Thornton Willis, Downtown, 61 x 52 inches, oil on canvas, 2012
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This week: Cheever, C Major, and Culinary Art.
Fiction: The Stories of John Cheever, by John Cheever (Vintage): Does anyone read John Cheever anymore? It might seem like a silly question, but I wonder. Reduced in the media to a mere trope (suburban ennui), has John Cheever become simply an adjective used to evoke a certain setting? Is “Cheeveresque” the new “Dickensian”? I hope not. Every summer I find myself returning to Cheever’s short stories, which capture the indolent northeastern heat perfectly. While justifiably lauded, “The Swimmer” (his most famous story), holds up, and even exceeds its reputation, masterfully conveying the poisonous languor characteristic of poolside afternoons. Now, I suppose it’s time to fetch the gin. —BR
Nonfiction: The Art of the Con: The Most Notorious Fakes, Frauds, and Forgeries in the Art World, by Anthony Amore (St. Martin’s Press): The number of crimes being committed in the art world today is larger than it’s ever been. Creating forgeries, hoarding stolen art, and producing fake documentation are just a few, select activities of these con artists. With modern-day technology, the opportunities to achieve a successful art con are greater than ever, and Anthony Amore recounts some of the most elaborate and impressive art scams in recent history. As head of security and chief investigator at the Isabella Stewart Gardner Museum in Boston, he is in a unique position to tell these tales. —RH
Poetry: “The Art of Poetry” in The Paris Review: For years I’ve treasured TheParis Review’s “Art of Fiction” interviews, which provide fascinating insight into the writing processes of my favorite authors. (Who can forget Evelyn Waugh’s response of “Extremely” to the interviewer’s asking whether his autobiography would be conventional in form?) So I admit, slightly bashfully, that only recently have I become aware of the attendant “Art of Poetry” feature. Ranging from Eliot (the inaugural edition) to Charles Simic, and including many more boldface names, the series promises weeks of distraction and enlightenment. —BR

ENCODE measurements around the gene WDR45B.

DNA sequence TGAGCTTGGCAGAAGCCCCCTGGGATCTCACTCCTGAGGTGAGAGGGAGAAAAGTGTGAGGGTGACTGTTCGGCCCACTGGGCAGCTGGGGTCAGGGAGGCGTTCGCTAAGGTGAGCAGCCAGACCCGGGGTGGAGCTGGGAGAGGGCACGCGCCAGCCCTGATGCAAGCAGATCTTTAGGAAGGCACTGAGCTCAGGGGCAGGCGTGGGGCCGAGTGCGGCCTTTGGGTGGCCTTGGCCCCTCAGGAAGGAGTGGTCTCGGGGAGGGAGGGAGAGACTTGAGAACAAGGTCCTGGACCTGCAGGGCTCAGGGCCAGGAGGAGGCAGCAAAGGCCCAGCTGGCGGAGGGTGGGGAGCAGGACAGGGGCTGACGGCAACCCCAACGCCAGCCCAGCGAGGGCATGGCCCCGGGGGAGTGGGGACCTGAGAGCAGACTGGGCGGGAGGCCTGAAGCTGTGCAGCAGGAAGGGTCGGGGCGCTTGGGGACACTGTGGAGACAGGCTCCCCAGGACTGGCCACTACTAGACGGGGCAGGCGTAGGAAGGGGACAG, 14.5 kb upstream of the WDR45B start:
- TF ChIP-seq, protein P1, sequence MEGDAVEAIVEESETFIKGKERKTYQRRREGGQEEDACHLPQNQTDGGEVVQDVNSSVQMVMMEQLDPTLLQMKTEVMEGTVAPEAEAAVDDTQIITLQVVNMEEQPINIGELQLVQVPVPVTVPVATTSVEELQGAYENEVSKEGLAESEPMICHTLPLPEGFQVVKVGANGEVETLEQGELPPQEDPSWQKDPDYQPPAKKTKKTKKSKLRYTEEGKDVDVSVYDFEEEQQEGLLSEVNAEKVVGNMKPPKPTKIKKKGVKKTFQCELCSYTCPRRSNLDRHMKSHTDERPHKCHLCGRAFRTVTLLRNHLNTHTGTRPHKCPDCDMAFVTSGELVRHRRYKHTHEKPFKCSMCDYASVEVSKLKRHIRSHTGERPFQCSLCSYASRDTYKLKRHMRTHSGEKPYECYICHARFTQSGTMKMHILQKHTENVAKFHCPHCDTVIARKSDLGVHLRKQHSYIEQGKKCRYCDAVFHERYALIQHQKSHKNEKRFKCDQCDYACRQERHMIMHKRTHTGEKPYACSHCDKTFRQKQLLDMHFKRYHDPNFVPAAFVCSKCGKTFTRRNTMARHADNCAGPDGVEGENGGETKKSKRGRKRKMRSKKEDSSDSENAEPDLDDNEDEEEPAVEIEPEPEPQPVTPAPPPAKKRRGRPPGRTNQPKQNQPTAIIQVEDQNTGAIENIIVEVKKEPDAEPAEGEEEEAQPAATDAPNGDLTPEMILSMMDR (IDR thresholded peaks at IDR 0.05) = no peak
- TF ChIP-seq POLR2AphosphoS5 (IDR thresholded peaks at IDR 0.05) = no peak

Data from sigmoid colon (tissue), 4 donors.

Art: “Eating Painting” at 308 at 156 Artspace (Through August 15): The painting studio is sometimes referred to as a "kitchen for art," and for good reason. The creation of oil on canvas is not unlike the preparation of food. Both are designed to tempt the senses through color, form, and texture. A group exhibition called "Eating Painting" seeks to highlight this connection, not by encouraging viewers to consume the crayons, but by presenting works that "embody painting as an immersive sensory experience—the consumption of paint as color and substance.” Curated by the artists James Biederman and Lisa Taliano, who both appear, this "sensational" exhibition features works by Cora Cohen, Ben La Rocco, Gerard Mossé, Fran O’Neill, Judy Pfaff, Russell Roberts, and Thornton Willis. In the age of apartment galleries and alternative spaces, the venue, 308 at 156 Project Artspace, is also noteworthy for occupying the conference rooms of an art-forward Flatiron law firm, which has been sponsoring a recent run of excellent shows. —JP
Music:The “Great C Major Symphony,” by Franz Schubert, performed by Claudio Abbado leading the Orchestra Mozart: We think of Schubert primarily for his rich catalogue of songs, and rightly so—it is thanks to him that art song finally took a respectable place among the genres of Western music. Of his orchestral works, only a handful have entered the canon, but his "Great" Symphony No. 9 in C Major stands as one of the best examples of proto-romantic symphonic writing, a massive and masterful piece that shows the blossoming of a mature composer (only to be cut off in his prime). Deutsche Grammophon has released a glowing recording by the late Claudio Abbado, leading the Orchestra Mozart just years before his death. Listen in particular to the second movement, pitting Schubert's famously wistful lyricism against the grim determination of biting strings. —ECS
From the archive: Cheever vs. Cheever, by Stefan Beck: With Cheever top of mind, we present Stefan Beck’s 2009 assessment of the author’s collected works and Blake Bailey’s definitive biography.
From our latest issue: Brothers of invention, by Michael Taube: A review of David McCullough’s The Wright Brothers.